AT&T moves 3,000 jobs from Hoffman Estates to Chicago, other suburbs
AT&T announced Tuesday it will vacate its 22-year-old Hoffman Estates campus, scattering about 3,000 jobs to sites in Schaumburg, Lisle, Arlington Heights and Chicago.
The telecom said it's not part of a workforce reduction but instead a transition out of its longtime campus near I-90 and Roselle Road to accommodate a more mobile workforce.
Schaumburg will be the biggest beneficiary of the move, providing a new home at 930 National Parkway for 1,500 of the relocated workers.
Schaumburg Mayor Al Larson said he was pleased by the news. He said his village had never offered incentives or sought out AT&T.
"This came as a surprise to us," Larson said. "We knew nothing about it, but we welcome it. It's like coming down the stairs on Christmas morning and seeing that bicycle under the tree you always wanted but never thought you'd get."
Larson said he felt the amenities of the Woodfield commercial district -- with its 200 restaurants and 25 hotels -- was enough for AT&T to settle on Schaumburg.
"We're not just a suburb; we're a focal point for manufacturing, retail and restaurateurs," Larson said. "We certainly didn't court anyone. We don't try to persuade people to leave the locations they're at."
The job moves will begin in June 2014 and continue through 2016, which is the expiration for the company's lease in Hoffman Estates, the company said.
Hoffman Estates Mayor William McLeod said that while he wasn't surprised by the news, it was still disappointing.
"This is a hit, there's no doubt about it," he said, noting that the village will especially miss the benefits of having AT&T employees eat and shop in the area. "It's a sad day for us."
The village also will see a decrease in property taxes due to the move, and McLeod expressed concern about how that will affect local school districts.
McLeod said a consultant has been hired to determine what types of uses would be good for the building, which could be divided into multiple spaces. There has been some interest expressed, but no companies have taken any action to move into the building, he said.
"I think some of this is just the trend of business at this point," he said. "The large corporate offices are falling out of favor."
While the cost of the move and build-out at different locations or how much the company will save by exiting the lease isn't immediately known, the move is expected to provide the workforce more flexibility, said AT&T spokesman Jim Kimberly.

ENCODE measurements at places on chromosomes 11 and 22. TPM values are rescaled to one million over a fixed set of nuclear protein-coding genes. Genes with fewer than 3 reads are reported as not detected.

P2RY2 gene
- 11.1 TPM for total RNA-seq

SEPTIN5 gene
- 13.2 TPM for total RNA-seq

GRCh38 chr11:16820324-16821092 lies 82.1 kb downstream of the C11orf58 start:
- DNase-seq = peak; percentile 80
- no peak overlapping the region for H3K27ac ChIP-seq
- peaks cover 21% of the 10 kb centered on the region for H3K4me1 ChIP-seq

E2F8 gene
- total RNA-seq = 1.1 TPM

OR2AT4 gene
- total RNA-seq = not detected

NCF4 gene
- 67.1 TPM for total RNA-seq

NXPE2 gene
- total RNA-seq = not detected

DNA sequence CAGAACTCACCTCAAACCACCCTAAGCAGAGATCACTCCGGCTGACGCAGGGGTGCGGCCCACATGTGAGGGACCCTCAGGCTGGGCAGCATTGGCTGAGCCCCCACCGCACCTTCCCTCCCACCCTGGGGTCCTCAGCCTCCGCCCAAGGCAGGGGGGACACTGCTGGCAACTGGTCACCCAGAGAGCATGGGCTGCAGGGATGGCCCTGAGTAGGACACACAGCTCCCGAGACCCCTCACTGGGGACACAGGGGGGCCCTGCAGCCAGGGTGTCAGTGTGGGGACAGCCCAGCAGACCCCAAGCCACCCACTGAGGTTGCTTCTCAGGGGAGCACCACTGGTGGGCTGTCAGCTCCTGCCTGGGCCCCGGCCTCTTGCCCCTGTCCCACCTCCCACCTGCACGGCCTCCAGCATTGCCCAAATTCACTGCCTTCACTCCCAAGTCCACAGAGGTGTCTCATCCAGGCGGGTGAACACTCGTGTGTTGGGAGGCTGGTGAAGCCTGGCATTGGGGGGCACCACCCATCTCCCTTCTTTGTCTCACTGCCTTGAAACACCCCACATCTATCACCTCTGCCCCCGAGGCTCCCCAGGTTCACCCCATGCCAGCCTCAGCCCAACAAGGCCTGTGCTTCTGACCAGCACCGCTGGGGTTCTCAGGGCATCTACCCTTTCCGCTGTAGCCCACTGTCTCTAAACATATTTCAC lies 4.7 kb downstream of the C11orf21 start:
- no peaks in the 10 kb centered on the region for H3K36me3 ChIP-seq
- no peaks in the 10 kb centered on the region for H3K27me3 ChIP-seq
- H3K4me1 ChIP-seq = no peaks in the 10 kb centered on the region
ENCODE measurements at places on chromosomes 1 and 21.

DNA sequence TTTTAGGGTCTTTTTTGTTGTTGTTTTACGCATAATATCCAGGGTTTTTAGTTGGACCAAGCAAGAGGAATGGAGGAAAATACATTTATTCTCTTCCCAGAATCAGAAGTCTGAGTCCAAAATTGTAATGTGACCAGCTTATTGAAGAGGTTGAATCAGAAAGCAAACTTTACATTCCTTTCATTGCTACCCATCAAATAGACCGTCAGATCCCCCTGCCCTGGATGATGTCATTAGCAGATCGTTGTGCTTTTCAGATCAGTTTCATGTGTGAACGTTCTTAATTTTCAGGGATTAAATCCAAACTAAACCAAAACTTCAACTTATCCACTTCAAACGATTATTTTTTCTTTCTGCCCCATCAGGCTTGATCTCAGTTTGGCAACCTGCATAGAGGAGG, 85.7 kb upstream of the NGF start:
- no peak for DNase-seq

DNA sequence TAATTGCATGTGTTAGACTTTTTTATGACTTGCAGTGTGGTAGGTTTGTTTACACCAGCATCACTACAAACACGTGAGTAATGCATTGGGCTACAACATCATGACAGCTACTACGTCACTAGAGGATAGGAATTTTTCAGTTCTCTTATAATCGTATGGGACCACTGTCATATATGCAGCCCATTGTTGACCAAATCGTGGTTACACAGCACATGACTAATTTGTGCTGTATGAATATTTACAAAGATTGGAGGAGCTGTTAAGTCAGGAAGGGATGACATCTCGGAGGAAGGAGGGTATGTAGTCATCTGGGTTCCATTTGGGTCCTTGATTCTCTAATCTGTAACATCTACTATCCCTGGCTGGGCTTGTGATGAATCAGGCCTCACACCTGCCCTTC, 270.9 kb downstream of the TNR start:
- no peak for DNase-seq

"Much has changed since the company moved into that campus in 1991," Kimberly said. "So our goal is to provide the employees more flexibility and updated work areas."
The move from the Hoffman Estates campus didn't come as a surprise.
In 2011, Jones Lang LaSalle, a commercial real estate services firm in Chicago, was hired to market the property, possibly for sublease. The sprawling campus has about 1.5 million square feet with corporate offices, a full-service cafeteria, call center, data center, and training and auditorium facilities, among other features, in three main buildings.
Inland American Real Estate Trust Inc., which owns the buildings and leased the property to AT&T, did not immediately respond to questions on the future of the Hoffman Estates campus.
Jones sought to lease the entire campus or break it up as needed. It targeted corporate users, such as tech and lab groups, educational institutions, data centers and call centers, among others, according to the firm's brochure marketing the campus.
George Kotrogiannis, senior vice president at Jones Lang LaSalle, declined to comment. AT&T employs more than 14,000 employees in Illinois, including about 3,900 workers in Chicago and 3,000 in Hoffman Estates.
"This is an exciting development for AT&T and a big moment for the city of Chicago as well," Chicago Mayor Rahm Emanuel said in a statement.
• 1,500 jobs to 930 National Parkway, Schaumburg
• 500 jobs to 4513 Western Ave., Lisle
• 500 jobs to 225 W. Randolph, Chicago
• 250 jobs to multiple locations in Arlington Heights
• 250 jobs to locations yet to be determined